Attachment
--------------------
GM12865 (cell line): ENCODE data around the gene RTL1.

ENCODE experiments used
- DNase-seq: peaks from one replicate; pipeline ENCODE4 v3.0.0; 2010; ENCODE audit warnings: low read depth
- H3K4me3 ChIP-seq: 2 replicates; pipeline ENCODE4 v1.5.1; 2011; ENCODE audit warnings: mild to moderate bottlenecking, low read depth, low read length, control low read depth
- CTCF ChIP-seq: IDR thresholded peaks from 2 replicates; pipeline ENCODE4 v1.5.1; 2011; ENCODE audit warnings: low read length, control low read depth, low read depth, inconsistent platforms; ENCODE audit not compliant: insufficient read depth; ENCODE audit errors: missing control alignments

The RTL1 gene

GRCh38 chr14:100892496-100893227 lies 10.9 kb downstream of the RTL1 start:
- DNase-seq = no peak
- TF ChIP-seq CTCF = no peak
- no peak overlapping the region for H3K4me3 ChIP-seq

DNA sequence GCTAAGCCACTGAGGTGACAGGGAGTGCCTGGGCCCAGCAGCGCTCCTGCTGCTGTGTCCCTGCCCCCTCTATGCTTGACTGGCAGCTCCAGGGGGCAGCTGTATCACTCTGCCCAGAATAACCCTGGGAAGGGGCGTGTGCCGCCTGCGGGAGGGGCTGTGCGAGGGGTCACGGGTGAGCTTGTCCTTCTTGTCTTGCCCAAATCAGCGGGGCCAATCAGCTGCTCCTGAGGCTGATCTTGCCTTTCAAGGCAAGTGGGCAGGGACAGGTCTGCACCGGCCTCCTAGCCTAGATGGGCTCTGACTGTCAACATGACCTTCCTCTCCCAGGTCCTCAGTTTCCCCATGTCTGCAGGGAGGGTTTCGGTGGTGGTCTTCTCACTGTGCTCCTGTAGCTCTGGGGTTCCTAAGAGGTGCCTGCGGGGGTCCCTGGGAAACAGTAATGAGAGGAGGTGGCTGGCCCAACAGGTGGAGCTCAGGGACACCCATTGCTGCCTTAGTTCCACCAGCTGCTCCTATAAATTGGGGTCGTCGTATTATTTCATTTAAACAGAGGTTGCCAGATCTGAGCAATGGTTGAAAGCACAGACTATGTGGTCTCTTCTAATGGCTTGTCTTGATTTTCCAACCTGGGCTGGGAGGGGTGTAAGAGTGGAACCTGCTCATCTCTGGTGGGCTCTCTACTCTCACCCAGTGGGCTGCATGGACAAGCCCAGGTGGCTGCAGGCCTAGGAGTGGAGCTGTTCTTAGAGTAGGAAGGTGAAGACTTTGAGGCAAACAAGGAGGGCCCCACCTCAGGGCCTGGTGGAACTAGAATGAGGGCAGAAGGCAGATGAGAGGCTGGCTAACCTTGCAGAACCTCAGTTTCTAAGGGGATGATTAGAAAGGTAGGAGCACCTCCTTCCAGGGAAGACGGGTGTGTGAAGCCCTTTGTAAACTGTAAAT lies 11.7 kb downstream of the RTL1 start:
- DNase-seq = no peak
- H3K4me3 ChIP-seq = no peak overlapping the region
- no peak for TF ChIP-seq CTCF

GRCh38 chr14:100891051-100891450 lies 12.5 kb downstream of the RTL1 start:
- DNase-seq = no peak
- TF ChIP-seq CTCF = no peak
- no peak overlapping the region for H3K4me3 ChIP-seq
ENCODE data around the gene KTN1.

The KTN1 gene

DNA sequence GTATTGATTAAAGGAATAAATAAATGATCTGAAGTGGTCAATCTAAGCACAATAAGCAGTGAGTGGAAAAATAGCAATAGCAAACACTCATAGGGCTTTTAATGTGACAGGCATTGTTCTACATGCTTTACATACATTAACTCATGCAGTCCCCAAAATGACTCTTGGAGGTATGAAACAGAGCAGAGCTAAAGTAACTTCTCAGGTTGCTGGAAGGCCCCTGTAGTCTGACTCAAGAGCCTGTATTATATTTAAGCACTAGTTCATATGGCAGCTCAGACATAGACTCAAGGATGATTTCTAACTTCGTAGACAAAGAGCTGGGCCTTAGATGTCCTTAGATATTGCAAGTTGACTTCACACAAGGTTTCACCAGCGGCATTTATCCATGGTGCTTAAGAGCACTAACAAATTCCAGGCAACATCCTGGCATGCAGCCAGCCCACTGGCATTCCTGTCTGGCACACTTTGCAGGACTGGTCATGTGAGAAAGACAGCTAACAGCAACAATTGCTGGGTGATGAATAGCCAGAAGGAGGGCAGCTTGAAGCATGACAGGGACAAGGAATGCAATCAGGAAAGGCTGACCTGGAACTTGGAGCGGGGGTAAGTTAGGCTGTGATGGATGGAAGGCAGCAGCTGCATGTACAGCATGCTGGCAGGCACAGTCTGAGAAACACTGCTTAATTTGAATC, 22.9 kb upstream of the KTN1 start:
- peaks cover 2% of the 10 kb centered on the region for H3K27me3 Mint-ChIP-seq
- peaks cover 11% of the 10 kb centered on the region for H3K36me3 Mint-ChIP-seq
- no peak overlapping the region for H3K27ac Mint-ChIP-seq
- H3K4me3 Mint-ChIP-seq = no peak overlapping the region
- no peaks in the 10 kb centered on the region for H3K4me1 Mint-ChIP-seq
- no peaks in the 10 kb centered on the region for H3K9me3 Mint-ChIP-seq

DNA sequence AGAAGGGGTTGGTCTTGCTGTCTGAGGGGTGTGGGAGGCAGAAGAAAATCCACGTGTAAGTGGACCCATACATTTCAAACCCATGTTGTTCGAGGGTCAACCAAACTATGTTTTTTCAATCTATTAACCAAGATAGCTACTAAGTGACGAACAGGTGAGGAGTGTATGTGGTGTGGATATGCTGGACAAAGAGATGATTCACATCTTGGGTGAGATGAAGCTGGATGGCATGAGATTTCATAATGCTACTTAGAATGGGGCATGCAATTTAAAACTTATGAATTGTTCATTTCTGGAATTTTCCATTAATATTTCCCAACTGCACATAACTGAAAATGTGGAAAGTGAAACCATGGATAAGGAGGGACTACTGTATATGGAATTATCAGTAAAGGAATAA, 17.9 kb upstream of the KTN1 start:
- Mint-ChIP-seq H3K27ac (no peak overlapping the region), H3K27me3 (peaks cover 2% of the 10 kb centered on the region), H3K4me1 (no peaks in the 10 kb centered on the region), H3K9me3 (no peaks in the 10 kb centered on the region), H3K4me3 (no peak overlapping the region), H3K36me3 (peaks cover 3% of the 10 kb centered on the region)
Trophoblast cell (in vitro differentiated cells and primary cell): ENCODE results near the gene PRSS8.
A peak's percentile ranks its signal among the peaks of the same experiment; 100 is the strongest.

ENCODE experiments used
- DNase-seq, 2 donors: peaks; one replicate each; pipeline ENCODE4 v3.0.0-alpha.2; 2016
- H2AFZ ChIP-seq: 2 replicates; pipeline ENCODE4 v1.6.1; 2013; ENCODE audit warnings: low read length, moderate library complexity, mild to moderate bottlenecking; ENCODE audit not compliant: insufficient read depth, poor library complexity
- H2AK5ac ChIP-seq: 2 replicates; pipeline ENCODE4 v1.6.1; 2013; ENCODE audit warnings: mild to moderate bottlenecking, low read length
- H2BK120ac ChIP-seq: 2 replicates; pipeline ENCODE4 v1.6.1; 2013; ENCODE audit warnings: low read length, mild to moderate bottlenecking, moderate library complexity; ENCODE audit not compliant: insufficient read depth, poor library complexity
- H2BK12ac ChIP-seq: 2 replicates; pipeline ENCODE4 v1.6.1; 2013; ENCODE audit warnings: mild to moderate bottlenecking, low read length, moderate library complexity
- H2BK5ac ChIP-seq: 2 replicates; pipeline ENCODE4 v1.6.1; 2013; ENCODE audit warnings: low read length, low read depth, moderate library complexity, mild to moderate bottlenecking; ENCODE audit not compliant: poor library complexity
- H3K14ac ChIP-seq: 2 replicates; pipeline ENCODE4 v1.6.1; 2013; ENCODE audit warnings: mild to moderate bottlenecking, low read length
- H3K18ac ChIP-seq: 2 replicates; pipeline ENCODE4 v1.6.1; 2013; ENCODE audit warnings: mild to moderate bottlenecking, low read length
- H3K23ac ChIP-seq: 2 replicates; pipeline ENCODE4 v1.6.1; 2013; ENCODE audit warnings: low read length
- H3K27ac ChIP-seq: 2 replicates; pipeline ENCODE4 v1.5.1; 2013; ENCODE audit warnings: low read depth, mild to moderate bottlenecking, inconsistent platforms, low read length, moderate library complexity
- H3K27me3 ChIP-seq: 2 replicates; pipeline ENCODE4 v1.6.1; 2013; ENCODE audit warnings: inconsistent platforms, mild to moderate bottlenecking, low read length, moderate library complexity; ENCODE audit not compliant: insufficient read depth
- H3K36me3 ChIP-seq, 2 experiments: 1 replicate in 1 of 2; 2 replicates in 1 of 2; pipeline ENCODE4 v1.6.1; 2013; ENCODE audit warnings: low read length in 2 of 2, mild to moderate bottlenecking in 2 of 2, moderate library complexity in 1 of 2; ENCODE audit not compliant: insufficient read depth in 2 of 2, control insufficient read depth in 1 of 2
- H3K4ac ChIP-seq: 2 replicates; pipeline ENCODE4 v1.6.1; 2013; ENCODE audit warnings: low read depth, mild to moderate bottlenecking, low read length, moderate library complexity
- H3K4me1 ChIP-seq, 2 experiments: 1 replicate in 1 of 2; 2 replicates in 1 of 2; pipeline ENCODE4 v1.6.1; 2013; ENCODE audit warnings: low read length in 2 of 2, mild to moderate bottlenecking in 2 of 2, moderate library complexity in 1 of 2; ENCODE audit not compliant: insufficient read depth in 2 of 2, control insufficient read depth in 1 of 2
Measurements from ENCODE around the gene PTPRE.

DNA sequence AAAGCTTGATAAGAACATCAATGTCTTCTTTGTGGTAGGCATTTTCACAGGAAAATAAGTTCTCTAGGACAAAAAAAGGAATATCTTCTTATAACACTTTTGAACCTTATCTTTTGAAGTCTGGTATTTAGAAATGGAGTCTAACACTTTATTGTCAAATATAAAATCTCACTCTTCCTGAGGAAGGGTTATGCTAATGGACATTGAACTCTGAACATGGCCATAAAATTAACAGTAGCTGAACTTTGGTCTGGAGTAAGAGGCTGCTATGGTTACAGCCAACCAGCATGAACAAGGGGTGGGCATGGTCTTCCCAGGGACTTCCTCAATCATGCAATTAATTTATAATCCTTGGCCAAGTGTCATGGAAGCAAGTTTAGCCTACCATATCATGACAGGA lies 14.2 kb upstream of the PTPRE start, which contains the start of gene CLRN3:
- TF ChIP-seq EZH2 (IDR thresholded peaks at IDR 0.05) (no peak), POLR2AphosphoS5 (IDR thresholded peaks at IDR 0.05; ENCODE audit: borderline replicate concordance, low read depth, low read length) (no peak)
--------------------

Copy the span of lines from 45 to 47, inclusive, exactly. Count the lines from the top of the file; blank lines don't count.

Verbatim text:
- H3K4ac ChIP-seq: 2 replicates; pipeline ENCODE4 v1.6.1; 2013; ENCODE audit warnings: low read depth, mild to moderate bottlenecking, low read length, moderate library complexity
- H3K4me1 ChIP-seq, 2 experiments: 1 replicate in 1 of 2; 2 replicates in 1 of 2; pipeline ENCODE4 v1.6.1; 2013; ENCODE audit warnings: low read length in 2 of 2, mild to moderate bottlenecking in 2 of 2, moderate library complexity in 1 of 2; ENCODE audit not compliant: insufficient read depth in 2 of 2, control insufficient read depth in 1 of 2
Measurements from ENCODE around the gene PTPRE.